Function as Beauty
Function as Beauty
November 3, 2009
Researchers tell us that we find other humans beautiful when those hotties appear as if they could produce healthy offspring. In other words, our minds translate the perception of species survival utility into the perception of beauty. I wonder if survival utility is the ONLY thing we find beautiful about our world, but we don’t realize it.
If you’re a guy, you know the joy of walking through a hardware store and seeing all of the well-made tools. To me, a good power drill looks like art. It’s literally beautiful. And of course tools have survival utility. So far, my hypothesis holds.
Little kids are drawn to playing with toy trucks and toy bulldozers. Kids wouldn’t describe those toys as beautiful, but those items must be visually attractive in their own way. Obviously construction equipment represents tools that are highly useful, and help humans survive. Even toddlers realize it.
Speaking of toddlers, adults find babies to be attractive almost automatically, without regard to what the little creatures look like. Clearly the adult response to babies has survival utility.
There are plenty of areas open for interpretation under this hypothesis. For example, a parking lot is arguably more useful than a forest, depending on the context, but the forest registers as being more beautiful. Perhaps that is because we’re not that far evolved from hunters and gatherers, for whom a forest means survival and a parking lot means no food.
In general, scenery that has a lot of variety in color and shapes looks more beautiful than something with less variety. That makes sense from a survival standpoint too, since eating a variety of foods is healthier than eating just one type. And it would be easier to hide in an environment with more variety. Variety seems highly correlated with basic survival.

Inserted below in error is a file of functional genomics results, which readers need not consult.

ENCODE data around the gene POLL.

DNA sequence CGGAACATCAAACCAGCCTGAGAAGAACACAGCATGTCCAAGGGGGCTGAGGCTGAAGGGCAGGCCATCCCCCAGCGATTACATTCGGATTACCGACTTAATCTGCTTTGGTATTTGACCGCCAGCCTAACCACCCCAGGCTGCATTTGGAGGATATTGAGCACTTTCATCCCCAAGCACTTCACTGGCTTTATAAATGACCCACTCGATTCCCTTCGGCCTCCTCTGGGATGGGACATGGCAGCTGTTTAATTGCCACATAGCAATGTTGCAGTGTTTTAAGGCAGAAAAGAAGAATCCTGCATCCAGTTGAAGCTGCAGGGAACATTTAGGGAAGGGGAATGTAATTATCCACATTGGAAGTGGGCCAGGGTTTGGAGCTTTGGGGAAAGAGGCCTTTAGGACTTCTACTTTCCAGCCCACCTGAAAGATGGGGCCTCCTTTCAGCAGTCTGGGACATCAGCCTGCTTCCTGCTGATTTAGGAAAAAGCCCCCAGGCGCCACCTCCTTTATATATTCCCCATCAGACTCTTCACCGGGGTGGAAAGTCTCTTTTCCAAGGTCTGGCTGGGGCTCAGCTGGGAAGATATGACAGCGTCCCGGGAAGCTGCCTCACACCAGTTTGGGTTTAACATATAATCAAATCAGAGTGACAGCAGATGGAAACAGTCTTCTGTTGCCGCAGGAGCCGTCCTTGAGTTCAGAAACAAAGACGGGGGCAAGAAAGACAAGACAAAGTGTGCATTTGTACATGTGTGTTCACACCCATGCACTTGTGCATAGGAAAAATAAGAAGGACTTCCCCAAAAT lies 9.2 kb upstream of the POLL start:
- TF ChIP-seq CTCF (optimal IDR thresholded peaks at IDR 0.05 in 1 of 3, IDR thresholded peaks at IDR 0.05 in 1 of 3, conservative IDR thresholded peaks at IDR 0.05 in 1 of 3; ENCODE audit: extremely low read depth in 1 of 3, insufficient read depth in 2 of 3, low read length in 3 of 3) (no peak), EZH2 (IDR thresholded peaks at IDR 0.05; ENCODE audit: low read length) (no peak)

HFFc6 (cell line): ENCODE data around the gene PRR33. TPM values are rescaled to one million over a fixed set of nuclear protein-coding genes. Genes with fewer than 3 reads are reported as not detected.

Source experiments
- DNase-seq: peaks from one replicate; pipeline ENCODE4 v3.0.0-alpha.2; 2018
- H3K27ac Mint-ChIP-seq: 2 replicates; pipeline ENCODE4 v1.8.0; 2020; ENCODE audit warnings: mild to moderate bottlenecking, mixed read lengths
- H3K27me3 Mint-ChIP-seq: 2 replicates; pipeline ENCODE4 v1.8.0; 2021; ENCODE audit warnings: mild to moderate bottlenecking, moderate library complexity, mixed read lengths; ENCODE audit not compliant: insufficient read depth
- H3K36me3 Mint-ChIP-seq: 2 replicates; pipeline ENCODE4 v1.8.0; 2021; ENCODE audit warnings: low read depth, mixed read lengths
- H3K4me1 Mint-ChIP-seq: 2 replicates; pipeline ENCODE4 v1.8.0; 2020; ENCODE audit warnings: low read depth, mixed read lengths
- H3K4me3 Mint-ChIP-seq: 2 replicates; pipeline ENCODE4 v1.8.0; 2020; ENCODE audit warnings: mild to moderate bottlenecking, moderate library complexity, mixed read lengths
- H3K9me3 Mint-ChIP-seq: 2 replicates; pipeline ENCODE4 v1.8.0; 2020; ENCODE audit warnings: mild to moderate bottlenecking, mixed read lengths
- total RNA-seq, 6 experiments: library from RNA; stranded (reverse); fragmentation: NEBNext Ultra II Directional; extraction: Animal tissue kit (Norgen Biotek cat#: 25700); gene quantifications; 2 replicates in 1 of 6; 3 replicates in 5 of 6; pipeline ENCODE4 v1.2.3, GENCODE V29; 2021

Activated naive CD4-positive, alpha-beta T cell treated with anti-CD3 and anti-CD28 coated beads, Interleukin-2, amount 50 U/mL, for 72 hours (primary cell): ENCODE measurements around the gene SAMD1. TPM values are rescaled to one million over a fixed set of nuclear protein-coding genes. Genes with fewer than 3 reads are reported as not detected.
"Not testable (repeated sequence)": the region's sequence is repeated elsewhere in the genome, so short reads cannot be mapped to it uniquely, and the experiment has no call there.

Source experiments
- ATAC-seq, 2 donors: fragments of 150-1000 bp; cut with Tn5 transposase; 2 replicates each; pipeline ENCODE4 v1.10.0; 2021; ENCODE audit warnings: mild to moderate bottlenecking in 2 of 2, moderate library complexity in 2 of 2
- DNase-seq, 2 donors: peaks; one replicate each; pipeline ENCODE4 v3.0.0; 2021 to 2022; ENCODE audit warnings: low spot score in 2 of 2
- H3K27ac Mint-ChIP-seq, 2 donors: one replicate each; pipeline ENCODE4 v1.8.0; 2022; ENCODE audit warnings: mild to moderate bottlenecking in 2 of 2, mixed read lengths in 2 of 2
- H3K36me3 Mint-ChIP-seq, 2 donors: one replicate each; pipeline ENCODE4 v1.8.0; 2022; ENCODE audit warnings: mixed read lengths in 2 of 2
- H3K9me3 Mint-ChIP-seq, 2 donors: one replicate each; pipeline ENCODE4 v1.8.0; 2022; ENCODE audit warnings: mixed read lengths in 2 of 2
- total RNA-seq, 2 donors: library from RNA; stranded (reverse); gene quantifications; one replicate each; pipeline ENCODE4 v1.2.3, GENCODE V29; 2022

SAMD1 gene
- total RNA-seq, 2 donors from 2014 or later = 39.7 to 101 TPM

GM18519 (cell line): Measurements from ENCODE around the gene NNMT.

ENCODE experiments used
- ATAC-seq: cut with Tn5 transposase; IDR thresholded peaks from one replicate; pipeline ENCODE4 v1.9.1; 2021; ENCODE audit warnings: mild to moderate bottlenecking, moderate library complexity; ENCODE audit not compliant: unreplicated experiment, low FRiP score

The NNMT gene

I thought a lot about beauty as function during the design of our new house. At every step, it seemed as if we had to choose between function and some “standard” sense of beauty. In time, I came to see this as a false choice. The most functional choices register as beauty when you put them all together.
The best example of that idea, which I have mentioned before, is the formal living room. In a traditional home, the formal living room is somewhere near the front door, and it has no function but to look beautiful. To me this sort of room always looks hideous no matter how well the drapes match the furniture, because the space has no utility. In my view, beauty is a garage with some extra space on one end for a ping pong table. I might be stretching the “survival” concept to include recreation, but there’s no point in surviving if you’re going to be unhappy.
Another example of beauty as function is the layout of our ground floor. It has a circular flow, so you can head down the hallway, turn right twice, and end up where you started. You can never be cornered. The feeling you get in the space is one of beauty, but it probably stems from some sort of survival instinct. And you get that feeling before the paint, baseboards, furniture, floors, or drapes are in place. The beauty seems to come directly from some primal sense of how the space flows. At least that’s how it feels to me.
When you coordinate colors, for your outfit or your living space, you try to avoid introducing a color that doesn’t match at least one other color that is already there. To do otherwise makes the outcome less beautiful. Here again, I think the survival instinct is informing our sense of beauty. As an early humanoid, I would think that any time a color appeared in your view that was inconsistent with the surroundings, that meant something was wrong, and perhaps dangerous.
That’s my hypothesis: Beauty is nothing more than our recognition of functions that are related to current or past survival.
Okay, I’m sure other people have the same theory. But I’m the first one to write about it in The Dilbert Blog.